The Cartesian Revolution describes how Rene Descartes, a 17th-century French mathematician and philosopher, helped shape a shift in thinking to skepticism from blind faith. He is perhaps most recognized for his statement, "I think, therefore I am," but his work in math, science and philosophy -- particularly substance dualism -- helped to move those fields into a more abstract realm.
I Think, Therefore I Am
It is uncertain how reverently Descartes adhered to Catholicism, but it is clear how his religious upbringing affected him. The church's main message was to simply believe in God without question but he could not do this without doubt. After questioning what was left once he doubted everything, Descartes found the existence of himself the only thing that survived. He reasoned that if he could question his own existence, he had to exist because there had to be someone doing the doubting. This led to the dualism theory, also known as the mind-body problem. Descartes theorized that if he existed, it was in two different ways: as a mind, or a non-physical entity, and as a body, a physical entity. For him, the problem lay in bridging the gap between the two. There was obviously a relationship between the mind and the body's interactions, but it was unclear to him exactly what it was other than the two were separate and distinct. Even philosophers today like Daniel Dennett ("Brain in a Vat" thought experiment) and John Searle ("false dichotomy") still grapple with its implications. There has been no clear conclusion regarding the relationship between the mind and the body -- and the laws that govern it - -the way there has with something like a fever being the result of certain nerve fibers, called C-fibers, in the brain being activated.
Descartes' work in geometry also helped form the Cartesian Revolution. Using analytic geometry, he was able to bridge the gap between abstract algebraic formulas and concrete geometric curved lines. This laid the foundation for modern physics, a field in math that uses Cartesian geometry extensively to solve problems of speed, velocity and force, among many others. A real-life example is using abstract formulas to tell how planets orbit the sun or how to build a bridge.
Another key part of the Cartesian Revolution is Descartes' work in mechanical philosophy, the field of philosophy that reduces things such as heat, taste and weight to physical, measurable properties like size, motion and shape. This was revolutionary thinking because it brought into question the immortality of the soul. The church said that the soul existed both in a living body and once the body had died, but offered no other explanation. However, despite mechanical philosophy's seemingly antagonistic stance toward the church, it led great physicists like Isaac Newton to discover laws of physics. The work that Newton did led to knowledge in gravity and the planets, the latter of which is important because of space exploration. In turn, Newton's studies indirectly led to Albert Einstein discovering other laws of physics, and it was Descartes who built the theoretical framework for both of them.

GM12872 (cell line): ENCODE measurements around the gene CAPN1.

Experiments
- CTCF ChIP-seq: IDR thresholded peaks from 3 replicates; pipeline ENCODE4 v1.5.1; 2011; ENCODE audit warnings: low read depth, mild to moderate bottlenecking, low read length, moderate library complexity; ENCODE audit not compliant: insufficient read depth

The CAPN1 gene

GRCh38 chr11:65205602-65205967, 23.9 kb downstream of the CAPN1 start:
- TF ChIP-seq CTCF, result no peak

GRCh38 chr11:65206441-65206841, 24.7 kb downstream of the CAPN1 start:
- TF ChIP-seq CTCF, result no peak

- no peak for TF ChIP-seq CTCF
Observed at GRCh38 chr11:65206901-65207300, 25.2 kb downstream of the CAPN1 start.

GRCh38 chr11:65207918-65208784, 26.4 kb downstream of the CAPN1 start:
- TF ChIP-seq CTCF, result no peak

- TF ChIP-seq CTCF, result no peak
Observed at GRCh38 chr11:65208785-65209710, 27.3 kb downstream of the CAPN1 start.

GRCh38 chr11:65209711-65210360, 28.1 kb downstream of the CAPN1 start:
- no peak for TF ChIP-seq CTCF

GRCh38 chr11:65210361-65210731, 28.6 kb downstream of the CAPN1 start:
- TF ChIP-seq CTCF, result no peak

Though much of his science was later shown to have errors, Descartes invented the idea of inertia -- the principle of physics that discusses motion and resistance. He wrote his treatise, "The World," at a time when Galileo was being persecuted for going against the church's teaching that all heavenly bodies revolved around the Earth; as a result, Descartes' treatise was published after he died. In it, he described two laws. The first, called The First Law of Nature, states that if an object is still or moved, it continues that way unless something happens to it. The second, called The Second Law of Nature, said that if the object is moved, its motion is in a straight line; but if it is moved in a circular direction, it goes away from the center of the circle. Although the math in his science may have had errors, the concept of inertia was important because it led to the laws of modern physics. Something like throwing a ball to another person may seem inconsequential, but it was Descartes who laid the groundwork for understanding the physics of this action. The ball, resting in a person's hand, stays still until an outside force -- the person throwing it to a catcher -- acts upon it; further, the ball won't travel in the same direction forever (as it would in space) because gravity forces it in a downward arc and into the receiver's mitt. Descartes' foundation for the modern laws of physics are found everywhere today, from simple acts like throwing a ball to figuring out how to travel outside the solar system.
- Chicago Journals: Descartes' Law of Motion; Richard J. Blackwell
- Stanford Encyclopedia of Philosophy: Descartes' Physics
- Encyclopaedia Britannica: Analytic Geometry of Three and More Dimensions
- JRank Articles: Consciousness in Modern Philosophy
- Romanticism and the Sciences; Andrew Cunningham, Nicholas Jardine
- Revolution in Science; I. Bernard Cohen
- Stanford Encyclopedia of Philosophy: Dualism
- Stanford Encyclopedia of Philosophy: Quantum Mechanics
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